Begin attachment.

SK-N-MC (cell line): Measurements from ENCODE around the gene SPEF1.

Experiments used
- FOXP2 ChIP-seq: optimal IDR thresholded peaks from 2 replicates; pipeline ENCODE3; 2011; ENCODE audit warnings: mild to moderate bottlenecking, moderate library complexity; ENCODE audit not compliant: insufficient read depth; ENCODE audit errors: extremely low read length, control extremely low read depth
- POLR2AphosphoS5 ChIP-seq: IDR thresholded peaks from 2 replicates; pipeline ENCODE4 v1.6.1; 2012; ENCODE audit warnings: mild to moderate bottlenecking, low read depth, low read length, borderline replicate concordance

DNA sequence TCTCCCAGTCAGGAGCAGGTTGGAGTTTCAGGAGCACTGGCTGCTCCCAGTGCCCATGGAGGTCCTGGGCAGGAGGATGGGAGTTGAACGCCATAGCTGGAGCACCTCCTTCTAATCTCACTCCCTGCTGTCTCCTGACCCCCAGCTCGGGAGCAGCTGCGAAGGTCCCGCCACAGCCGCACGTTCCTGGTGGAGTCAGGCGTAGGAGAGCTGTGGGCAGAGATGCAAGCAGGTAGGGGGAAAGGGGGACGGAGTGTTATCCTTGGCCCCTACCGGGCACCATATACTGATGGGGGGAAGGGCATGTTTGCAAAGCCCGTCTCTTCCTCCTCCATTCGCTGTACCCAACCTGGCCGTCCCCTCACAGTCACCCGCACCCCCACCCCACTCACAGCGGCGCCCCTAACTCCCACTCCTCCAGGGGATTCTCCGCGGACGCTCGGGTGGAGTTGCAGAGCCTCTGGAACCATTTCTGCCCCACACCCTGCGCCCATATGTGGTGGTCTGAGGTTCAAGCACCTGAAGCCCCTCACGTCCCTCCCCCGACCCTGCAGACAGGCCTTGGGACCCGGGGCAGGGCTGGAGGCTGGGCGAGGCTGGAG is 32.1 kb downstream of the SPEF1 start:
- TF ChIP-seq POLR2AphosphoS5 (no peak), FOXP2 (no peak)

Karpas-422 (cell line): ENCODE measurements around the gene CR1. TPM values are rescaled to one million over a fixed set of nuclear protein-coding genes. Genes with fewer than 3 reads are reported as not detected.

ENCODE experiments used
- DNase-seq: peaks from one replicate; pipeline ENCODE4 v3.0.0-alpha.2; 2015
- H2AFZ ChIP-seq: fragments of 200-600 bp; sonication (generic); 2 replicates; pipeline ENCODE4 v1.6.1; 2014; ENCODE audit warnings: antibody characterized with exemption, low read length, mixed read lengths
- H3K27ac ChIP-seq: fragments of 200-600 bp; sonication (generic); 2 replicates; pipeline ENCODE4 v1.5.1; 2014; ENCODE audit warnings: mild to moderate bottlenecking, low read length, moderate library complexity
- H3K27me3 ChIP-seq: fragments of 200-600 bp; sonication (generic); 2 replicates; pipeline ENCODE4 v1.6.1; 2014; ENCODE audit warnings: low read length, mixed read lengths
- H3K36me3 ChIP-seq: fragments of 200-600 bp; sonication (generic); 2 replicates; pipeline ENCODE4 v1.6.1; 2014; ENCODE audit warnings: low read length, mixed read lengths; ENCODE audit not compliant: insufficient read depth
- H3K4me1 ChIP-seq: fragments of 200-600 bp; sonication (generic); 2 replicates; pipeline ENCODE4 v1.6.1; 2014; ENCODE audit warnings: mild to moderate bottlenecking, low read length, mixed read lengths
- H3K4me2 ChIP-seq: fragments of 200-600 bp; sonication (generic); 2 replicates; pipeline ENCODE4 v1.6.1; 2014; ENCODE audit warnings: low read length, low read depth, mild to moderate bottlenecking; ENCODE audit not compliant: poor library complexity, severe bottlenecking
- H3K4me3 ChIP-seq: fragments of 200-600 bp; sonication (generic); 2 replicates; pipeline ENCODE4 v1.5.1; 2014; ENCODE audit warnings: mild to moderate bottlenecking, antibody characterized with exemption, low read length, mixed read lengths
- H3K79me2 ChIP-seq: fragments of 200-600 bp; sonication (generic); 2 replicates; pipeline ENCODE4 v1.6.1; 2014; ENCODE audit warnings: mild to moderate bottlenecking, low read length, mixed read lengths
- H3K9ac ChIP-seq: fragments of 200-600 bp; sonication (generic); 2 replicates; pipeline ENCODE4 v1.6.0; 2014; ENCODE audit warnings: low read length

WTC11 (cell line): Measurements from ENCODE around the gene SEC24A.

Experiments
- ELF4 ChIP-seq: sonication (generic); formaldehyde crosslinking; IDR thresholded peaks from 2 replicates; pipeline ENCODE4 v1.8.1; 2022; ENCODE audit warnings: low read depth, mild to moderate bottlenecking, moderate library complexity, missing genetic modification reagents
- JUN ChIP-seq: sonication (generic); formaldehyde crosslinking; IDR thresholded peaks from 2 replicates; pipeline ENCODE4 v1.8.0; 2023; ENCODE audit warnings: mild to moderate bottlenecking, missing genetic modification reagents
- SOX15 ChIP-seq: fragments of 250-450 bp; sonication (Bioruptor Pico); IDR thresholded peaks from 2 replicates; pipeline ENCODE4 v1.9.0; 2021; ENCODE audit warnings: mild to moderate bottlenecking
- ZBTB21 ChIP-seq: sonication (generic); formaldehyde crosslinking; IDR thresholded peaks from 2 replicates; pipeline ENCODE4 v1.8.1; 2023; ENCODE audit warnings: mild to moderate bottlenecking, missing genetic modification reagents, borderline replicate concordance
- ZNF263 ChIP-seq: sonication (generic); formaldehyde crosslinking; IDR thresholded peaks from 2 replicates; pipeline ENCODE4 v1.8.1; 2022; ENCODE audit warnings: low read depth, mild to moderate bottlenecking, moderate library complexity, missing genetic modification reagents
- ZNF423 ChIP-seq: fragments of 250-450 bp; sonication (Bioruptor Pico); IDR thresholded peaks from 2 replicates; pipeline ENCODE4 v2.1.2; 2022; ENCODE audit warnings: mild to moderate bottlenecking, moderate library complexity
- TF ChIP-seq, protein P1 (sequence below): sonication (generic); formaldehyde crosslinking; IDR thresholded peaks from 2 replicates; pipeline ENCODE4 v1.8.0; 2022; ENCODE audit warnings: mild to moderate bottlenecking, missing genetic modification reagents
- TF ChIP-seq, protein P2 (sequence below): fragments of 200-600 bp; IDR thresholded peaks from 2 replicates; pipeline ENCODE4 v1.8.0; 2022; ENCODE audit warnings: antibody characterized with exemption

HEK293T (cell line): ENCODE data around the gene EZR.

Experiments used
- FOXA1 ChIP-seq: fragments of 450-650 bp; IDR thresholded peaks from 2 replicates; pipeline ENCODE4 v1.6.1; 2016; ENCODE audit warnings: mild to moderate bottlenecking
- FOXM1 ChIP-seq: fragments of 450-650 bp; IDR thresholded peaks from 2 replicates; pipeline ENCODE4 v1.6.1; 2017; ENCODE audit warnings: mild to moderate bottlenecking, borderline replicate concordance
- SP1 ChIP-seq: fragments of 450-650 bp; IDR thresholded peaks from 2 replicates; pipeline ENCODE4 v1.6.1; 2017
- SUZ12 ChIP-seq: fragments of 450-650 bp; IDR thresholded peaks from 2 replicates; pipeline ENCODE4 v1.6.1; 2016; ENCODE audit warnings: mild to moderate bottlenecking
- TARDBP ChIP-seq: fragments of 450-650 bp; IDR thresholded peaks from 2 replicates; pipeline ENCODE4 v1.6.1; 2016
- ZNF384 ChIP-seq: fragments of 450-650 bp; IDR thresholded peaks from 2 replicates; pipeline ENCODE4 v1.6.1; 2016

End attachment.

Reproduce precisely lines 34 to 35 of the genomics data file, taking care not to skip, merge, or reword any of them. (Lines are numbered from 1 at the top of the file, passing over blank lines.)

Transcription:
- SUZ12 ChIP-seq: fragments of 450-650 bp; IDR thresholded peaks from 2 replicates; pipeline ENCODE4 v1.6.1; 2016; ENCODE audit warnings: mild to moderate bottlenecking
- TARDBP ChIP-seq: fragments of 450-650 bp; IDR thresholded peaks from 2 replicates; pipeline ENCODE4 v1.6.1; 2016